Toyota Suspends Sales


#1

The sticking gas pedal problem has exploded from a huge recall to a sales suspension…



The Japanese automaker says the sales suspension includes the 2009-2010 RAV4, the 2009-2010 Corolla, the 2009-2010 Matrix, the 2005-2010 Avalon, the 2007-2010 Camry, the 2010 Highlander, the 2007-2010 Tundra and the 2008-2010 Sequoia.


#2

Proof that all car companies can and do manufacture vehicles with problems. Some have better overall track records than others but none are perfect.


#3

The sales suspension actually makes sense.

If Toyota is scrambling to manufacture and distribute revised parts for the throttle linkage or throttle body (or whatever it is that causes the problem), keeping additional vehicles out of the hands of drivers will lessen their liability. Right now, anybody who has a “stuck accelerator accident” with one of these recalled models has as much of slam-dunk product liability case against Toyota as could possibly exist.

By limiting the number of flawed cars that go onto the road until their parts distribution system can catch up with the huge need for the revised parts, Toyota is doing a very smart thing. Losing sales is bad, but that is preferable to more bad press from more dead bodies.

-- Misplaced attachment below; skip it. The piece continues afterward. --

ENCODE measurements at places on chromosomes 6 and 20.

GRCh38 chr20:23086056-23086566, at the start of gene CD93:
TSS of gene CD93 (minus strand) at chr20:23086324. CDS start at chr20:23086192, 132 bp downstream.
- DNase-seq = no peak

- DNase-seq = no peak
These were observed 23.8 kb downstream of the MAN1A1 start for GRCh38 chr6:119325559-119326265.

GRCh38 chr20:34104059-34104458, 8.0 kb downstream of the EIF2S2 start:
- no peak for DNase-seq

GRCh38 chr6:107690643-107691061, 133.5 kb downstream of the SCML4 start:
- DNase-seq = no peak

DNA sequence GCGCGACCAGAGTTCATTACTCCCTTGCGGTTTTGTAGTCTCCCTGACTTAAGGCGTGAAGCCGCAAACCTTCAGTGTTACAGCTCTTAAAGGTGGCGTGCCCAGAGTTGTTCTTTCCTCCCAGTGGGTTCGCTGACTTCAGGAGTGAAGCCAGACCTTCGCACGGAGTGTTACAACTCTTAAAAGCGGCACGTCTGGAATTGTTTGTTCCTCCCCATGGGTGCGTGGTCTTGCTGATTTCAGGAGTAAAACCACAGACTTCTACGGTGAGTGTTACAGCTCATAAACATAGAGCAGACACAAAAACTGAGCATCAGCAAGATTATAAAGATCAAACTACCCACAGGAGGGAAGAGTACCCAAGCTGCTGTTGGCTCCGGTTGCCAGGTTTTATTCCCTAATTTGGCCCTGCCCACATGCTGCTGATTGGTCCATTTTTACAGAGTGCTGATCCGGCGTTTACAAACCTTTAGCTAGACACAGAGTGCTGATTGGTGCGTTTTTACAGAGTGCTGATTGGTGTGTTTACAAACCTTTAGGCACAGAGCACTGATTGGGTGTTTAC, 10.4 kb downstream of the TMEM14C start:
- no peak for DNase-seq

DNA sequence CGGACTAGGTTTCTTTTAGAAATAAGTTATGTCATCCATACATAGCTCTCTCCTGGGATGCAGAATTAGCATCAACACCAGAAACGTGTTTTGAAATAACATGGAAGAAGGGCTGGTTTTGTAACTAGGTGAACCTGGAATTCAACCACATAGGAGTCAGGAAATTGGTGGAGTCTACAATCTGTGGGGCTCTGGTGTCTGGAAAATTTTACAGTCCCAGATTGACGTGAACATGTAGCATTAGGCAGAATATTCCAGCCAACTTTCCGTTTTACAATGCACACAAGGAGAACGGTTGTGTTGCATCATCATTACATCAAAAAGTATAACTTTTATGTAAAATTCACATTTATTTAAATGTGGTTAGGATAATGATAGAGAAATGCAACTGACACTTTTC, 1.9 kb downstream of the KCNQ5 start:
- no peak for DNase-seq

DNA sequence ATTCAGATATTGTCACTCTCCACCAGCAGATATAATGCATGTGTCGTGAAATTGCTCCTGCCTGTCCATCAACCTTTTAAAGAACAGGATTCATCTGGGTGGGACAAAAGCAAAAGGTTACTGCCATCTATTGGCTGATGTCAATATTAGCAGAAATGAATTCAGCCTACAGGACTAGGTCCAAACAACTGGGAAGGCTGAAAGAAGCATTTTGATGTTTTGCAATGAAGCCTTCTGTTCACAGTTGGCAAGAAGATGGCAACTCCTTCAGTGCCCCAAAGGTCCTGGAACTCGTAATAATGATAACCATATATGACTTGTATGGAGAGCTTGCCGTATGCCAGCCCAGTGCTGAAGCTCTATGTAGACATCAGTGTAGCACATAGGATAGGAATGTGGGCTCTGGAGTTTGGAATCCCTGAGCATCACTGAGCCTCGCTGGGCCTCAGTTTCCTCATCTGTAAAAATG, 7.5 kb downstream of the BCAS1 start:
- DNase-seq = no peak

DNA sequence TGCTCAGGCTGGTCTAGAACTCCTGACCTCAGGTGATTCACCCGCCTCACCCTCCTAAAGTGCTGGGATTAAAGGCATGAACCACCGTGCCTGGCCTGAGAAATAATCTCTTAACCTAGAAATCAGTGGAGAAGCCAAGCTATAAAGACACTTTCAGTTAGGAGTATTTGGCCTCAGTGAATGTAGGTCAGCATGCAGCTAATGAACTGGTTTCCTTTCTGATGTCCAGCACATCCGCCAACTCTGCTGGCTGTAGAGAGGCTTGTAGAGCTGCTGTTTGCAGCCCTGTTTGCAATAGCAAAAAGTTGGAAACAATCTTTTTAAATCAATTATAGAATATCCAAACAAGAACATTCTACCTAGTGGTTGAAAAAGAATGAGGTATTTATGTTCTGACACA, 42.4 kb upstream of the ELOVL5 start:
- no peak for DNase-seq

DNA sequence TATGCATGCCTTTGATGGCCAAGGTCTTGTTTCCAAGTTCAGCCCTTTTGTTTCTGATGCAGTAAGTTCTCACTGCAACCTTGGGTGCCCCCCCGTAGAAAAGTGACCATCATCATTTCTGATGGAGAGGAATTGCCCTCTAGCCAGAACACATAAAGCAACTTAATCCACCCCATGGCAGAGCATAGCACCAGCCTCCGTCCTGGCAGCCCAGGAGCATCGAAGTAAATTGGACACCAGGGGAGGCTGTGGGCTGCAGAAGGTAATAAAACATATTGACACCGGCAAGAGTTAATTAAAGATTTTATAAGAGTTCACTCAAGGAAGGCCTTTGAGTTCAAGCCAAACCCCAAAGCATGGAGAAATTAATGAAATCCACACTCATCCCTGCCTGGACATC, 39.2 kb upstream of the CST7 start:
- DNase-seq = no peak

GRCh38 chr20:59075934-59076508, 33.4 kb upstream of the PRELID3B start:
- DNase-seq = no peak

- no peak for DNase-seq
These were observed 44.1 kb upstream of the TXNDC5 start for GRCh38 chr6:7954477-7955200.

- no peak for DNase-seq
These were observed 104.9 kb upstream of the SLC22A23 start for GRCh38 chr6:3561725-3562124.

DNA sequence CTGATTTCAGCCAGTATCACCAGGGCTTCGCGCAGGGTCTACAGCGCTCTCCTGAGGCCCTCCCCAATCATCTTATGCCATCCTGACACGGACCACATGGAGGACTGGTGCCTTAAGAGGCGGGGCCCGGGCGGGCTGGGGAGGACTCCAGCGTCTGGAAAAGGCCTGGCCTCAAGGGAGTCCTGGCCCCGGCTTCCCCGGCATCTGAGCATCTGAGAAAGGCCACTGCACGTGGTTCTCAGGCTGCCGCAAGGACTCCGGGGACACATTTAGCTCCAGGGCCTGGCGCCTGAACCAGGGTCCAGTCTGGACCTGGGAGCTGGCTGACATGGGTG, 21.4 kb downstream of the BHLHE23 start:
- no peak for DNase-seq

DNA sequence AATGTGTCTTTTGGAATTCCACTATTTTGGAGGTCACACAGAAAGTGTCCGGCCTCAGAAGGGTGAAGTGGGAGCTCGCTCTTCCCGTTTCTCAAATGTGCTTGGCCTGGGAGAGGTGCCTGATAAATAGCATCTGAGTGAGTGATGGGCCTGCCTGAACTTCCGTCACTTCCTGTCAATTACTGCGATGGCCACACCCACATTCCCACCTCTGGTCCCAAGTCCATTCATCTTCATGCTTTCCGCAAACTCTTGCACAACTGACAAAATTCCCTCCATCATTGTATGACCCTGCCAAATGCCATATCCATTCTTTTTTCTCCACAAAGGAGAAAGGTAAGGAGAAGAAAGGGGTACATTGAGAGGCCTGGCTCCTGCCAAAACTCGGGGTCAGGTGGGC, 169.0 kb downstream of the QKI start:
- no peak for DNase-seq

#4

An unfortunate event, It appears to be due to a failure in the gas throttle control mechanism that can wear and stick. So much for floor mats and carpet padding, and brake override of throttle control. My biggest beef is there was probably a million dollar bonus for the guy that saved $2.00 per vehicle by this change in quality.


#5

A feeding frenzy for lawyers…This will be a big setback for Toyota…

"WASHINGTON ? Toyota Motor Co. said Tuesday it was suspending U.S. sales of eight recalled models to fix accelerator pedals that stick, the latest quality problem to confront the world’s No. 1 automaker.

The “stop sale” involves a significant portion of Toyota’s fleet and some of its most popular vehicles, including the Camry and Corolla. As part of the plan, Toyota is halting production at five manufacturing facilities for the week of Feb. 1 “to assess and coordinate activities.” There are 2.3 million vehicles involved in the recall, which was announced last week."


#6

This is separate from the floor mat problems, which affect about 4 million vehicles. Last week’s recall of 2.3 million vehicles, the suspension of sales of the 8 models affected, and the likely shut down of 5 assembly lines next week are related to the sticking accelerator mechanism. Here’s an article that explains the issue.


#7

So, basically, it’s just the Tacoma and Venza they can sell now huh? :stuck_out_tongue:


#8

Here is company with a known safety defect that is willing to stop selling the defective cars. That sounds like a responsible action in the face of lost revenue and profit. Toyota will take a hit, but to me they are doing the right thing. Perhaps other car companies will follow suit. Ford sold a lot of Pintos with exploding gas tanks and didn’t stop making them until sales fell to nill.

Kudo’s to Toyota for doing more than a government agency demanded they do.


#9